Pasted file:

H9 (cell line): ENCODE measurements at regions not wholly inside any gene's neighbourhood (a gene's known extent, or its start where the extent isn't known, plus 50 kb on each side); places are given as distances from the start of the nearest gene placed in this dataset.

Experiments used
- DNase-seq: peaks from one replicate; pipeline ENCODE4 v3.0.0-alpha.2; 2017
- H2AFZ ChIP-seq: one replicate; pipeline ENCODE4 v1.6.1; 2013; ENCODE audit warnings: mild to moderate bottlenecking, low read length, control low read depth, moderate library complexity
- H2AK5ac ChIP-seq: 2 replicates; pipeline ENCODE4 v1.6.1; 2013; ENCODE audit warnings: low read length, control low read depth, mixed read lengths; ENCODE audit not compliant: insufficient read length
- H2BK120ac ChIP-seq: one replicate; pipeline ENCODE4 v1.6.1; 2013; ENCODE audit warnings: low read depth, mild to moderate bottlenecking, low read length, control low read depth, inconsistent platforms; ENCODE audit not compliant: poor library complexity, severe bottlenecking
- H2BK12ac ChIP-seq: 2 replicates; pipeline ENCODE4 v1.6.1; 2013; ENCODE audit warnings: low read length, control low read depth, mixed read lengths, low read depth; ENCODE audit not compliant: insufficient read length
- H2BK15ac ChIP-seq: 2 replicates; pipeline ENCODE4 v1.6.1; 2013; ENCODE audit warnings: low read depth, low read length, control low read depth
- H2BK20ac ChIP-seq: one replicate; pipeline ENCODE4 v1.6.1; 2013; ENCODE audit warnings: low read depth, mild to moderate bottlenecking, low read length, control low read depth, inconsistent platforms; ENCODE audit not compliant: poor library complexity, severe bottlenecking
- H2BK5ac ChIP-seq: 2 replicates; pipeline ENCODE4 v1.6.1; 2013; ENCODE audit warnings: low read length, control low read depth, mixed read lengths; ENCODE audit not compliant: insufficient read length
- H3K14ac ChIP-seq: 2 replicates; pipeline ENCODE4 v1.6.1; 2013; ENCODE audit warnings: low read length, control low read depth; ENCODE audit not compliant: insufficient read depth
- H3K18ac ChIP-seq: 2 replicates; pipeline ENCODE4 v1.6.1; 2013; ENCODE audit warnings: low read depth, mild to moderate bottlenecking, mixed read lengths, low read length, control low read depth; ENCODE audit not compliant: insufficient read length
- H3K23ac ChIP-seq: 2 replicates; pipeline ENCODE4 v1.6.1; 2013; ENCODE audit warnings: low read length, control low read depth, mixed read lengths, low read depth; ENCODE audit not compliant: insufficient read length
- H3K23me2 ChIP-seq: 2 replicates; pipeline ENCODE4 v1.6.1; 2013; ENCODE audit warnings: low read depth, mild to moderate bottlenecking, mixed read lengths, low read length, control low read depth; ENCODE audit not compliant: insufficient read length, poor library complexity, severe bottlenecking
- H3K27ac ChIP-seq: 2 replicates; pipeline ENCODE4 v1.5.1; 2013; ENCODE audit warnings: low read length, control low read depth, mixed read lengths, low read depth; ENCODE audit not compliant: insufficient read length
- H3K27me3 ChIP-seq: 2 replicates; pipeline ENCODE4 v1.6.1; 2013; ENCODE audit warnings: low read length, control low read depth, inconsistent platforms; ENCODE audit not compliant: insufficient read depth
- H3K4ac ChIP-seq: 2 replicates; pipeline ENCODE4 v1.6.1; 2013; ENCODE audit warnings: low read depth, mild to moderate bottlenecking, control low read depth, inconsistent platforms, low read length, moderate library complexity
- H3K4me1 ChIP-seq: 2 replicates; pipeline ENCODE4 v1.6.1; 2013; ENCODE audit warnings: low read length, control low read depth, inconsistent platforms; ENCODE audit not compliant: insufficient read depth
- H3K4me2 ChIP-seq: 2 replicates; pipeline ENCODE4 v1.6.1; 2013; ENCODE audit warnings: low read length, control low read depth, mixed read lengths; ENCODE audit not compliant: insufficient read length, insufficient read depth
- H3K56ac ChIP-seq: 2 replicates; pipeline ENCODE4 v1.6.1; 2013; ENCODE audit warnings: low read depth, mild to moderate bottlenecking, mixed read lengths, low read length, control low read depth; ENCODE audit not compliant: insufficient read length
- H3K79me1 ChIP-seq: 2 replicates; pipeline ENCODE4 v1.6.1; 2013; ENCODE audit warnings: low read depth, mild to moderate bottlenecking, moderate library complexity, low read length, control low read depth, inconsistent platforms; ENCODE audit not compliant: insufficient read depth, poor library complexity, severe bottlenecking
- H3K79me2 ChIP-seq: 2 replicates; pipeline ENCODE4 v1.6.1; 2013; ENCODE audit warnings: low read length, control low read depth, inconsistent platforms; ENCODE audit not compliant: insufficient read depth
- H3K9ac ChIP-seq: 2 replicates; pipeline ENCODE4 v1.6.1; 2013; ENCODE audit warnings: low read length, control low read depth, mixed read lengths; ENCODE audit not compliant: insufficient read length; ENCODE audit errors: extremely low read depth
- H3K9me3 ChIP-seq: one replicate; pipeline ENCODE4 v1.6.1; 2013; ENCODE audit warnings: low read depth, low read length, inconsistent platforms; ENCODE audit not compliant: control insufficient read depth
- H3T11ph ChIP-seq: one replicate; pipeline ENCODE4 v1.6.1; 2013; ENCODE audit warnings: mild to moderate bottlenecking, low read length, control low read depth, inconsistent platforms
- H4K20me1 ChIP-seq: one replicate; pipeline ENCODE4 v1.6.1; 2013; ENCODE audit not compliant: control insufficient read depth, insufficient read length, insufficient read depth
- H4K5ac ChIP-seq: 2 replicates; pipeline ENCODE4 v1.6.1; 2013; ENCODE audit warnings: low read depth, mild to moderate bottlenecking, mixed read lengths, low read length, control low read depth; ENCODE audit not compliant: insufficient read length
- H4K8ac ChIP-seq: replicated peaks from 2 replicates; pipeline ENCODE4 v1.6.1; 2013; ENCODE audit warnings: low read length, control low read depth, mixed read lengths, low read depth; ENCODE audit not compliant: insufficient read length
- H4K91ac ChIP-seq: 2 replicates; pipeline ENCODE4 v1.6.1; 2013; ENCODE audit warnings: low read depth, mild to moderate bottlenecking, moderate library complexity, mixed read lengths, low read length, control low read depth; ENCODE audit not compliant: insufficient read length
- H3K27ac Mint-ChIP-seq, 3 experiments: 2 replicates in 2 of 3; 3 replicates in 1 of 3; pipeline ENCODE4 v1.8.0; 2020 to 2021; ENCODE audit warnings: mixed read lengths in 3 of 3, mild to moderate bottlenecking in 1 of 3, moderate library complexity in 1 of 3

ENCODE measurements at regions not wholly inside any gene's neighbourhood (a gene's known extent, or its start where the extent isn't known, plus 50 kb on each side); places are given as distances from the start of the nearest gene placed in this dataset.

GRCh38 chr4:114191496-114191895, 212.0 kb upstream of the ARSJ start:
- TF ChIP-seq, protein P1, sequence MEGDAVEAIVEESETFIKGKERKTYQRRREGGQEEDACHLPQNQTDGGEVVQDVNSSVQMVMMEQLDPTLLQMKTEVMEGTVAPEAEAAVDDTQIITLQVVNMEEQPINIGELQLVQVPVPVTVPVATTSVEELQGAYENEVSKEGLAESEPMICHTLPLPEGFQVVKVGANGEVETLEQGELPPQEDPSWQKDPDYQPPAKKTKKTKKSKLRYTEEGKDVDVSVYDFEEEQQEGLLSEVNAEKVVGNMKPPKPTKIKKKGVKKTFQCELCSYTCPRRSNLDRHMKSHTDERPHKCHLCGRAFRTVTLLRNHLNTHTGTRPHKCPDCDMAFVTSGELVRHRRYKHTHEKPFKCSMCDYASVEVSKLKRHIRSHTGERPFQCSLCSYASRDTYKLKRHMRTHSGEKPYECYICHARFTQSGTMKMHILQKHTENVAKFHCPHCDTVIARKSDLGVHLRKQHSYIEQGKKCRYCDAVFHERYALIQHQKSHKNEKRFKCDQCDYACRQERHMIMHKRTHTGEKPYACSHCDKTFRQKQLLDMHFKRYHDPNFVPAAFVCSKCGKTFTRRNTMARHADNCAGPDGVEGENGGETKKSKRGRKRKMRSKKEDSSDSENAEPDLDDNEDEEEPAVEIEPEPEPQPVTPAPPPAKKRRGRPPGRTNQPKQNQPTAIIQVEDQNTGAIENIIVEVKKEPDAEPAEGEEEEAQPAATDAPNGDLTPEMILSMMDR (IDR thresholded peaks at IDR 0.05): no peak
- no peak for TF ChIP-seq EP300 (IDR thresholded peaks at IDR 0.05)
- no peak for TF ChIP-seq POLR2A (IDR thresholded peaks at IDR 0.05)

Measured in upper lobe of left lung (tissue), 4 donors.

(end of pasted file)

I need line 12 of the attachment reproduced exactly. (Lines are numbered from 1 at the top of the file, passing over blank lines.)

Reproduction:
- H3K18ac ChIP-seq: 2 replicates; pipeline ENCODE4 v1.6.1; 2013; ENCODE audit warnings: low read depth, mild to moderate bottlenecking, mixed read lengths, low read length, control low read depth; ENCODE audit not compliant: insufficient read length